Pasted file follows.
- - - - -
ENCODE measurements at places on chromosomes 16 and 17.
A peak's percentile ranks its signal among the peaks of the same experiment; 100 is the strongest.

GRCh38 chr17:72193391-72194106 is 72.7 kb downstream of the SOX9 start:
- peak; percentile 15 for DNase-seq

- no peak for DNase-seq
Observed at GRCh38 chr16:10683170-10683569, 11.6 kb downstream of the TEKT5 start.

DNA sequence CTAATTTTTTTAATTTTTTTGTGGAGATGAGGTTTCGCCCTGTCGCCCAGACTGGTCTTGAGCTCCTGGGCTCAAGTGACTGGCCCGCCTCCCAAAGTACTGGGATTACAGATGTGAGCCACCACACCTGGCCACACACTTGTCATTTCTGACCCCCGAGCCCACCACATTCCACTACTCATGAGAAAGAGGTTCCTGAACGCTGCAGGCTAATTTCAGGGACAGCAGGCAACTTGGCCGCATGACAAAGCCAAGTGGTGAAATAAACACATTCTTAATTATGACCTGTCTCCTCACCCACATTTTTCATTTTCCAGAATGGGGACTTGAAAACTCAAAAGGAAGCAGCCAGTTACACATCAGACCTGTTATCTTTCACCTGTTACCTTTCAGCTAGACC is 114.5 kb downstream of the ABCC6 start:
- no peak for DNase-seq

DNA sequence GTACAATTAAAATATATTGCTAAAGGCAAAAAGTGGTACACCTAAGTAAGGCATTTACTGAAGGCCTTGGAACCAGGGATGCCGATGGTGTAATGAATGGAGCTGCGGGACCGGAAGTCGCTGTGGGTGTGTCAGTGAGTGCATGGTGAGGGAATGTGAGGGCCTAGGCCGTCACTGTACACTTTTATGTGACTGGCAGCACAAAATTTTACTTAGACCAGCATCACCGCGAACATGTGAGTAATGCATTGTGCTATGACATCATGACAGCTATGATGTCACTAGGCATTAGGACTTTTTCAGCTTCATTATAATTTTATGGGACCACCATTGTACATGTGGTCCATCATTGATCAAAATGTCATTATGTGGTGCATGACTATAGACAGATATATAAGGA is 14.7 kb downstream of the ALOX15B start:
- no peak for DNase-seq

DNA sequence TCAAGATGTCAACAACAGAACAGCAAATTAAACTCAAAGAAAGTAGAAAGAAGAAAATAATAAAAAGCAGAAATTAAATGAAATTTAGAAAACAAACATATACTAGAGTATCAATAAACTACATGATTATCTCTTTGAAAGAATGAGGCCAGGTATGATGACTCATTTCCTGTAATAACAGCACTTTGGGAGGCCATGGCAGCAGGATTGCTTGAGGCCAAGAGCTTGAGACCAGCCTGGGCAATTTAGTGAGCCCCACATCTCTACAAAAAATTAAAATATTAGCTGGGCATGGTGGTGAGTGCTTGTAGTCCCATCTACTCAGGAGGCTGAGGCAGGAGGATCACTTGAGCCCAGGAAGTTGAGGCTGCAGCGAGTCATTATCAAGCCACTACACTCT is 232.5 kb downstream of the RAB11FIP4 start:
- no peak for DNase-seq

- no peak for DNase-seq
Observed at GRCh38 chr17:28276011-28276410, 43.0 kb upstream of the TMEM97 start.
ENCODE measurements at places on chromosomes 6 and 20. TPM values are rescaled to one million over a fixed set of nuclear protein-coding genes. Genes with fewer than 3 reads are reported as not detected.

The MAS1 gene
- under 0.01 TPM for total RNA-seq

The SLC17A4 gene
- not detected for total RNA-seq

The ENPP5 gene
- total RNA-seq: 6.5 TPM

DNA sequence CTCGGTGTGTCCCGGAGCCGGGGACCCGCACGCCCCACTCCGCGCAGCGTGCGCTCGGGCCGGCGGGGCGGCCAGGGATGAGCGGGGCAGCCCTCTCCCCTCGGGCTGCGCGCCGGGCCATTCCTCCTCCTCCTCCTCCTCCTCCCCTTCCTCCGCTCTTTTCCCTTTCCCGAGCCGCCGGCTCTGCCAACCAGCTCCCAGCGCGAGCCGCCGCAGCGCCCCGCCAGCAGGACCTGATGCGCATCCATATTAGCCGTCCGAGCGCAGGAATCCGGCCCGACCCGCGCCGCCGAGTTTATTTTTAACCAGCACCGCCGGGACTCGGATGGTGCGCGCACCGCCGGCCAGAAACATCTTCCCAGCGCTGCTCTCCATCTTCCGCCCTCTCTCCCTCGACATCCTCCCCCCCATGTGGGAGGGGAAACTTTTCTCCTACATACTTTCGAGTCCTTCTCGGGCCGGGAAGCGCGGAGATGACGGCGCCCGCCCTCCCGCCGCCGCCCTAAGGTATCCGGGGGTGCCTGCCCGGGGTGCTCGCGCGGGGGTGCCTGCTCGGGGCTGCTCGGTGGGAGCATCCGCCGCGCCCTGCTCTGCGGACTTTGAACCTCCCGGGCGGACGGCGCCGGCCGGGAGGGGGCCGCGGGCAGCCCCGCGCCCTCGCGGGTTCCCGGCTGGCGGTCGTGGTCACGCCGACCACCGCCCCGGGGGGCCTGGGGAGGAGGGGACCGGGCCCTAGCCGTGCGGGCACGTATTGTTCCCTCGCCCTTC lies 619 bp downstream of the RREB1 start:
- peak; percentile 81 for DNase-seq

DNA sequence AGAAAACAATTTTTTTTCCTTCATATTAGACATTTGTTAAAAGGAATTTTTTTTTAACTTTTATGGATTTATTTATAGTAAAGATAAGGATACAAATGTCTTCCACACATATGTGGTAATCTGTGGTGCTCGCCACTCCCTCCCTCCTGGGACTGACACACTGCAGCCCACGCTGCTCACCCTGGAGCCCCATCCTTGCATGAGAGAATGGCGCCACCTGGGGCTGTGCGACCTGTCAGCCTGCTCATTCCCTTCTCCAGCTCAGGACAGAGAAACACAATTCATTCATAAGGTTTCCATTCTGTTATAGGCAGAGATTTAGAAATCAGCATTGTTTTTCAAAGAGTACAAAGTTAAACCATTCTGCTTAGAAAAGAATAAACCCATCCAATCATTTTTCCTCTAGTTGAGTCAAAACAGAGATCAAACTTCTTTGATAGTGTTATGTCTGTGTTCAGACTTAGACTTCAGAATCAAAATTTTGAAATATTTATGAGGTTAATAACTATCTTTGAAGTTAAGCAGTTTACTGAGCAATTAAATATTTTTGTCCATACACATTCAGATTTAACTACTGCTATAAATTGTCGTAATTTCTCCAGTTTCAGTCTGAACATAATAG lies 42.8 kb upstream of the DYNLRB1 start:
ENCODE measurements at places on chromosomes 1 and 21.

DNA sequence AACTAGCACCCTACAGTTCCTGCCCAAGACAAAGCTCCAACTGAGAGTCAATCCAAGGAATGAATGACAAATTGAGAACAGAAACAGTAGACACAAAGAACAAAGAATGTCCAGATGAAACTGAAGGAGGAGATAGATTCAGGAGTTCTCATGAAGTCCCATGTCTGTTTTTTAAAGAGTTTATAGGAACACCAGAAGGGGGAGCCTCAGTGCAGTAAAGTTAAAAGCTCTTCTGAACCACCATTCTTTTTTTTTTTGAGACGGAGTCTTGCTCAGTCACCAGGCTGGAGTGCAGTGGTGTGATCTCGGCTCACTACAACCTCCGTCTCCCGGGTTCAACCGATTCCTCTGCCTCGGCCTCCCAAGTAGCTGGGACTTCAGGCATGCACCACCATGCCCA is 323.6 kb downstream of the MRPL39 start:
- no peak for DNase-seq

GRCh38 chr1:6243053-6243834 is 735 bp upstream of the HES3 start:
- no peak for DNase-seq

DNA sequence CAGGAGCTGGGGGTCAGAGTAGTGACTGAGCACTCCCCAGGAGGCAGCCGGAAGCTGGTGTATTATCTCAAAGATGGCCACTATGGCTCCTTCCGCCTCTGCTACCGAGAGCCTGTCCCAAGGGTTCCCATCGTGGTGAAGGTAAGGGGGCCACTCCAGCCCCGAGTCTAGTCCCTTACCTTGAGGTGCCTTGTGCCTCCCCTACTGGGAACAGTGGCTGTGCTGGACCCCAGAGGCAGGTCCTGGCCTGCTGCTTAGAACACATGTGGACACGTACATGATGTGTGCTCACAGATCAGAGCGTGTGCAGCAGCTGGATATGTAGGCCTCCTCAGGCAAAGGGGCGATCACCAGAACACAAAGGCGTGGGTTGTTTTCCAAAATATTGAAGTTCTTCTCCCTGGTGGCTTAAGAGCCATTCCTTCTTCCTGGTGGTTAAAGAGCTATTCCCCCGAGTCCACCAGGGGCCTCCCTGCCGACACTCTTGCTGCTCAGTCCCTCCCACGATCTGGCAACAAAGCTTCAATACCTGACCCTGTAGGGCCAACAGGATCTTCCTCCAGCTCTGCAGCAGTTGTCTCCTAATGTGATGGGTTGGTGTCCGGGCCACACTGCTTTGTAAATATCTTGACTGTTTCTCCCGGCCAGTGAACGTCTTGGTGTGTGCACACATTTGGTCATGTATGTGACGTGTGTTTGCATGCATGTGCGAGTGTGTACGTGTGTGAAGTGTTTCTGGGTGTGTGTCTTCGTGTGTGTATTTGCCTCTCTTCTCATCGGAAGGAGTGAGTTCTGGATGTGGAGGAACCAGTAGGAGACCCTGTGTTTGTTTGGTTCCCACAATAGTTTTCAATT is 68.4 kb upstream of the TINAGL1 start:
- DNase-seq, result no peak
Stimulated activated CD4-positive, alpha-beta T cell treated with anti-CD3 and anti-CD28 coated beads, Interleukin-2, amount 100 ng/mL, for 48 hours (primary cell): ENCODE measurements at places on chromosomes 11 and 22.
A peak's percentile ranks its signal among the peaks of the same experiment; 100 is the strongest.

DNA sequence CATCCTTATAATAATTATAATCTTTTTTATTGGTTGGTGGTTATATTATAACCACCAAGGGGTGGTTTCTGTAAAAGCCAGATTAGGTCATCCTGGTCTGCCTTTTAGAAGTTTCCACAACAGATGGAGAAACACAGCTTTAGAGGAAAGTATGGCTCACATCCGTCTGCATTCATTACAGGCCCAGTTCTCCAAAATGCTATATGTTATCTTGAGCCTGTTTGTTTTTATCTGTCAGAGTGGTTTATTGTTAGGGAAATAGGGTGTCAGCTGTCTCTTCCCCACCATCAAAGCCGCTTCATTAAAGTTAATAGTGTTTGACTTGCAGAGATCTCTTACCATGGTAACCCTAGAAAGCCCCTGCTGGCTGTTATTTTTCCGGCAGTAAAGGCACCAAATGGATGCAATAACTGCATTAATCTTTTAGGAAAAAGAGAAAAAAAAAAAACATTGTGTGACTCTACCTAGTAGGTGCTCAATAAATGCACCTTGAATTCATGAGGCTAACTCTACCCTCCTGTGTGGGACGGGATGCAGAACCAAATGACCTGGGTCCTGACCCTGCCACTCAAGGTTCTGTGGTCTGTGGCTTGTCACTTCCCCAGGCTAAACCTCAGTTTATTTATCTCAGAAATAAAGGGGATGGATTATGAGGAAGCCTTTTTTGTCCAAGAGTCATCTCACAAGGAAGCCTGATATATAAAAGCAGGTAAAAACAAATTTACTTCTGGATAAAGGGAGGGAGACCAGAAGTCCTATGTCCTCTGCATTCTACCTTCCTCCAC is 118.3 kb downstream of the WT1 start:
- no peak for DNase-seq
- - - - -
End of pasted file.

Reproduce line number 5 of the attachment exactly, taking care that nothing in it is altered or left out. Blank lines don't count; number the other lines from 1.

- no peak for DNase-seq